To be world leaders in quality and responsible beef production.
For over sixty years, the Beef Farmers of Ontario (BFO) has been a tough and credible advocate and unified voice for the province’s 19,000 beef farmers, representing all sectors of the industry. On behalf of its members, BFO advocates in the areas of sustainability, animal health and care, environment, food safety, and domestic and export market development. Our mission is to provide leadership that fosters a sustainable and profitable beef sector to meet producer needs and have Ontario beef recognized as an outstanding product by our consumers.
BFO is an organization deep-rooted in history and tradition. The association was founded in 1962 as the Ontario Beef Improvement Association (OBIA) and was first established to address the need for a unified voice for Ontario's beef industry. Later, in 1976, with growing concern to become a stronger lobby organization with government, and to align its name with the Canadian Cattle Association (CCA), the organization transformed to become the Ontario Cattlemen's Association (OCA), a name that was sustained for 37 years.
In 2013, the organization transitioned to become the Beef Farmers of Ontario to address the changing industry environment, be more inclusive and to enhance its visibility and strength with valued stakeholders.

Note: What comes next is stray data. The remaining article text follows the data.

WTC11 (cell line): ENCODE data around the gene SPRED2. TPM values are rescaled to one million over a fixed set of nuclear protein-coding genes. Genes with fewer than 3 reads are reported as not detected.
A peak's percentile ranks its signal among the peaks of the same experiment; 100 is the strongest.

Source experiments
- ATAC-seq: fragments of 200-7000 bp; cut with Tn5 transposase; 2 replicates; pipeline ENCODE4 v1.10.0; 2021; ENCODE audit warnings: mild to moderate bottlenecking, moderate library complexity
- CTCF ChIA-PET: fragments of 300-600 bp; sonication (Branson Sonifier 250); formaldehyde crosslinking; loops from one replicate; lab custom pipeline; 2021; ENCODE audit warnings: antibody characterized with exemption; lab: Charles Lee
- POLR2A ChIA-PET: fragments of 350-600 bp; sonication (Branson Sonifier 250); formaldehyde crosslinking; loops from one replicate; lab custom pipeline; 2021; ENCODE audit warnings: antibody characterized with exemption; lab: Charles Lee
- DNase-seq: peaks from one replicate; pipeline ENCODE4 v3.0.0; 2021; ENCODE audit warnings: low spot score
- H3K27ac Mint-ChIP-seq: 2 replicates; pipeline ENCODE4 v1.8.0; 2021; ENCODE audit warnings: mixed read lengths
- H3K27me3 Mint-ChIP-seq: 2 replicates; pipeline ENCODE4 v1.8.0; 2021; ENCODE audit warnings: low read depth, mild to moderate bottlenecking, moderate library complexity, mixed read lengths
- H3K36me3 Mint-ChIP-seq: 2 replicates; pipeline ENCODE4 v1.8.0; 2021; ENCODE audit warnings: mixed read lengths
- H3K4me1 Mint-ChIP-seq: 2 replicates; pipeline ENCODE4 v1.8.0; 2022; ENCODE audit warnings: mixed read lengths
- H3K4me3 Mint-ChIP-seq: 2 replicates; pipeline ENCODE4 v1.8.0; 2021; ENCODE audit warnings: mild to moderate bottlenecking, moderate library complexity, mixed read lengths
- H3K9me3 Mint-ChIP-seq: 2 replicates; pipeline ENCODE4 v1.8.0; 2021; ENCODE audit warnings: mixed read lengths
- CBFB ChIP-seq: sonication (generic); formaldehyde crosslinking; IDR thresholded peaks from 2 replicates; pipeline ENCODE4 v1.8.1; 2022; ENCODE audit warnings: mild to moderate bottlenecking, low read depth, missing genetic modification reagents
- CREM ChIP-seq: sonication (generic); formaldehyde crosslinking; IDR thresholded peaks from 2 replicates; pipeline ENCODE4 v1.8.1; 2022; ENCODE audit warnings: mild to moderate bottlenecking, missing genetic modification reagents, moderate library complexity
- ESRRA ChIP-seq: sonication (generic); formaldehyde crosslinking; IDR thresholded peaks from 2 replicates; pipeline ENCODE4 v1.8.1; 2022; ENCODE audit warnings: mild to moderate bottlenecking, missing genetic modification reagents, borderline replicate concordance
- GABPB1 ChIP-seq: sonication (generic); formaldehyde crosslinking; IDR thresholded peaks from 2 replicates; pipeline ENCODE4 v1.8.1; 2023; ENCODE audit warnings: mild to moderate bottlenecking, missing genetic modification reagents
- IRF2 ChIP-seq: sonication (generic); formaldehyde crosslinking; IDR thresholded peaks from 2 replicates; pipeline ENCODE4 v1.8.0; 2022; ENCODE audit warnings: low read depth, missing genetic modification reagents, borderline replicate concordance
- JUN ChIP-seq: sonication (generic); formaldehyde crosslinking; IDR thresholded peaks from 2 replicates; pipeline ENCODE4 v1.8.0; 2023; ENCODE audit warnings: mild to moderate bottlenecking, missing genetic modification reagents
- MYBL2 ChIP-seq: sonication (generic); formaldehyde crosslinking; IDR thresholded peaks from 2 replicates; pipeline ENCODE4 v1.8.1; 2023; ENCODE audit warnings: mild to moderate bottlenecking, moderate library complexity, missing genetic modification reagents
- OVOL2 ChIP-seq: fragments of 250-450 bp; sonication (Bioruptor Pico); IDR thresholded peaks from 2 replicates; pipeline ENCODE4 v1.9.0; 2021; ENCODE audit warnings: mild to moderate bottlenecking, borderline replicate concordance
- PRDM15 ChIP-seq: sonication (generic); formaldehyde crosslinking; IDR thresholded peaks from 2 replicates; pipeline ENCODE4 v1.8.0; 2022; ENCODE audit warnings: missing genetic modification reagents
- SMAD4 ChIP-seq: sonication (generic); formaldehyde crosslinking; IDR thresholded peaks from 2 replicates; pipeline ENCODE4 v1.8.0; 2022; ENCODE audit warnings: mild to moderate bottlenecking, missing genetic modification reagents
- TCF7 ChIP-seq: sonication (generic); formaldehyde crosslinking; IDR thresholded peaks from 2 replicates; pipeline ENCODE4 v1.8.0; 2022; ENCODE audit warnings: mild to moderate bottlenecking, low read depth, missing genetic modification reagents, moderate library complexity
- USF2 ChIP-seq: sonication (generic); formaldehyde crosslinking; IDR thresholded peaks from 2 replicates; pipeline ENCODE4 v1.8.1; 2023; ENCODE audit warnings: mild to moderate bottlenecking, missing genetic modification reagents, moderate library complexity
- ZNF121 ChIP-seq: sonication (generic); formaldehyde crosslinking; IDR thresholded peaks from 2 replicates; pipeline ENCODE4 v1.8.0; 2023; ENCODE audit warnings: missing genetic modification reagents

BFO's Board of Directors consists of 12 elected officials - three from the cow-calf sector, three from the feedlot sector, one from the backgrounder sector, one each representing the southern, northern and eastern regions of Ontario, and two elected at-large. Directors are elected for three-year terms on a rotating basis. The responsibilities of this body are to set objectives and strategic priorities for the association, monitor BFO finances and represent BFO to industry and government.
BFO's Advisory Councillors act as the communication link between BFO (the provincial association) and the 49 county/district associations across Ontario. Advisory Councillors are elected each year by members of their local association to represent their region of the province. This group attends two to three meetings per year, where BFO provides updates on initiatives, progress on resolutions, and allows for discussion on current industry issues.
There are 49 grassroots local associations in Ontario. Each county/district holds an annual meeting every January to discuss issues of concern, elect delegates to attend the BFO Annual General Meeting, and vote on resolutions. Local associations are encouraged to submit resolutions throughout the year as they provide important direction and support priorities for the association.